A recent study by Bioversity International and the Food and Agriculture Organization of the UN (FAO) reviewed the levels of research, conservation status and documentation for 1097 cultivated vegetables. This review is to support the uptake of a broad range of crops as “strategic assets” to help reduce high malnutrition rates. The study found that 93% of the species studied are neglected in all these three areas (research, conservation and documentation), in particular those from Africa and the Asia-Pacific Region.
In a recent Financial Times op-ed, Dr. Rajiv Shah, President of the Rockefeller Foundation said, “Global food policies must encourage the production of a diverse range of foods naturally rich in the vitamins and minerals people need to be healthy.” This article followed another thought piece where Shah called for “a modern food revolution that feeds, nourishes and sustains us.” This vision for a sustainable food system is one that drives the innovative work here at Bioversity International, to show how agricultural biodiversity can both nourish people and sustain the planet.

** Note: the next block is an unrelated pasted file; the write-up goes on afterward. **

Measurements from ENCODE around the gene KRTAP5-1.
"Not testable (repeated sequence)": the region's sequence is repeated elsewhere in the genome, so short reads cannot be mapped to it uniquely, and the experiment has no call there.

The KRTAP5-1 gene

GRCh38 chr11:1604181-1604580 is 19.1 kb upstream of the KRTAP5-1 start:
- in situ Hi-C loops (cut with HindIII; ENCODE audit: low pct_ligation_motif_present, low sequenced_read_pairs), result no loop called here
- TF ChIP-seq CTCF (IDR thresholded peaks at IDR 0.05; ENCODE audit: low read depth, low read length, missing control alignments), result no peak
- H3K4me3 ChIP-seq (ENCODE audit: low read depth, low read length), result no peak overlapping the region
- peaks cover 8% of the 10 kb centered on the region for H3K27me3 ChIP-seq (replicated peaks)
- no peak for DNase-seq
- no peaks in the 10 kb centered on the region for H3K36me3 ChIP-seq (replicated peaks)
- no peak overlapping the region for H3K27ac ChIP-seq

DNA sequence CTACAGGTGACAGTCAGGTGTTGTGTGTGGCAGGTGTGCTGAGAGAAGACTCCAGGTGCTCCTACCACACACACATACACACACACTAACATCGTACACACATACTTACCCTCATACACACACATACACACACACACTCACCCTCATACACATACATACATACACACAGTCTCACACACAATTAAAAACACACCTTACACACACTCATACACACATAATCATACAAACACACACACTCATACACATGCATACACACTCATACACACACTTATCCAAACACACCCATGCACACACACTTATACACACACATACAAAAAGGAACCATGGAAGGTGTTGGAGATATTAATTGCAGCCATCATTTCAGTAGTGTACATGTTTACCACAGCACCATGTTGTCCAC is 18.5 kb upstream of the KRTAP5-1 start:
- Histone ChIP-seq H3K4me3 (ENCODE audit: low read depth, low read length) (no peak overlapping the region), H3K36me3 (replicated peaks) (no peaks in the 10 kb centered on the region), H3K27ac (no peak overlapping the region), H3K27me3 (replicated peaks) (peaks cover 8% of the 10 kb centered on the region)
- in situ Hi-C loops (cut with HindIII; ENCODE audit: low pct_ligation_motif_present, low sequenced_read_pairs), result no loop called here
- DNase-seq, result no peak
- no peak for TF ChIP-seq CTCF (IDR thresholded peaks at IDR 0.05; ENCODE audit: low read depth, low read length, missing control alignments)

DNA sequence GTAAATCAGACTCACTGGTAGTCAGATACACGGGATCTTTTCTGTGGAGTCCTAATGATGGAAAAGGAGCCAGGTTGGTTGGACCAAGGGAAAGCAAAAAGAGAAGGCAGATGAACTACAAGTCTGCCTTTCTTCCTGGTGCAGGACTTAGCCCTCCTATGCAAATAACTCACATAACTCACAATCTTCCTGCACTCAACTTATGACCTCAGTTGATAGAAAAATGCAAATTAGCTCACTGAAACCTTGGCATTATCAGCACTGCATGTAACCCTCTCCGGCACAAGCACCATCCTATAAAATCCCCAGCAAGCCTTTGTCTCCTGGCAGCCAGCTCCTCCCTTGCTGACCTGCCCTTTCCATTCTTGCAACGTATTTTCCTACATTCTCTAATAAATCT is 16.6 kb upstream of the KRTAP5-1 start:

Thousands of species of plants exist on farms, and in the wild, that we can use for food. Within these species are millions of varieties that can improve nutrition, and have a low environmental impact. However, researchers, food companies and consumers often neglect these crops, which receive little in the way of research and development investment.
Shah draws attention to efforts to address nutritional deficiencies by fortifying staple crops with vitamins, pointing out that while this approach has saved lives, it has distorted demand. “Subsidies for cereal crops are such that only 2% of US cropland is dedicated to growing fruit and vegetables,” he comments.
Nutrition guidelines recommend consumption of at least 400g of fruits and vegetables every day. If every person on the planet tried to consume their recommended daily amount, they would find the global supply of fruits and vegetables falls 22% short – a shortfall that rises to 50% in some low-income countries.